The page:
Want to keep learning?

This content is taken from the National STEM Learning Centre's online course, Planning for Learning: Formative Assessment. Join the course to learn more.

Skip to 0 minutes and 7 seconds JANE: Each class you have, each child are all very different and all learn in different ways, and they will bring different things to a lesson. So it’s really important to make sure that you are planning for each child’s individual, not just we’re all going to do this task. These are the facts we’re going to learn. And as I’ve seen today in many lessons, different children do have different ideas about things. They’ve got their own different understanding, the different knowledge already. So it’s making sure, again, that you’re allowing each child to progress as much as they possibly can, rather than just pigeonholing children saying, we are all going to do this, or, we are going to do that.

Skip to 0 minutes and 41 seconds Yes, it just allows everyone else to learn as best as they can in the way that they need to learn.

Skip to 0 minutes and 49 seconds MARTIN: I think it’s crucial. It’s absolutely crucial. Because as a math teacher, I’m trying to build on prior knowledge. If you just try and teach a topic in isolation of prior knowledge, they may be able to do it in a lesson, but it’s not attached to anything. So it’s a floating bit of knowledge within their skill set. And then in subsequent lessons, when you want it out again, they can’t locate it. It’s still floating around. So it’s really important to plan with a view to what they already know.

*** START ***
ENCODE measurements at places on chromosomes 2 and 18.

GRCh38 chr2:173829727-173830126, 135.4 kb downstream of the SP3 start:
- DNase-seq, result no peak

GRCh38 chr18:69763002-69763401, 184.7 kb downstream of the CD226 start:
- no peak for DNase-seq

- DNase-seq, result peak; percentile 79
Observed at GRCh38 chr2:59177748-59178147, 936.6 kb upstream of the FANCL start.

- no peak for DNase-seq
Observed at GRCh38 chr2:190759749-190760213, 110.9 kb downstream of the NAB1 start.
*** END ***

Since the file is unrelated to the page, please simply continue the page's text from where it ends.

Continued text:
Skip to 1 minute and 23 seconds So if you don’t know what they know already, then the preliminary part of your lesson has to be finding that out or allowing them to reflect and get it out for themselves. Or they don’t know this, here’s the first platform. And then build on that yourself. So making sure that the prior knowledge is there. There’s no point in pinning something on, that has nowhere to go.

Skip to 1 minute and 45 seconds AMY: Planning for learning, I’d say, know your children. Know what they already know, so touch on previous learning. And don’t just stick to the plan. Go with the children’s learning.

Misconceptions identified from personal experience

In the video above we hear from our teachers about why they use misconceptions as part of planning for learning. In this step you will learn from each other as colleagues, and your personal experiences of teaching regarding which aspects of the following topics our students have found difficult.


Misconceptions in your subject

Decide on one of the topics below and share in the comments which particular aspects your students have had misconceptions about or found difficult.

  1. Primary maths - number lines and fractions
  2. Primary science - digestion
  3. Biology - adaptation
  4. Chemistry - bonding
  5. Physics - balanced forces
  6. Design and Technology - using mechanical devices to produce movement

We’ve provided some examples here to focus the discussion. If you are not teaching science or mathematics, feel free to come up with one of your own topics.

Share this video:

This video is from the free online course:

Planning for Learning: Formative Assessment

National STEM Learning Centre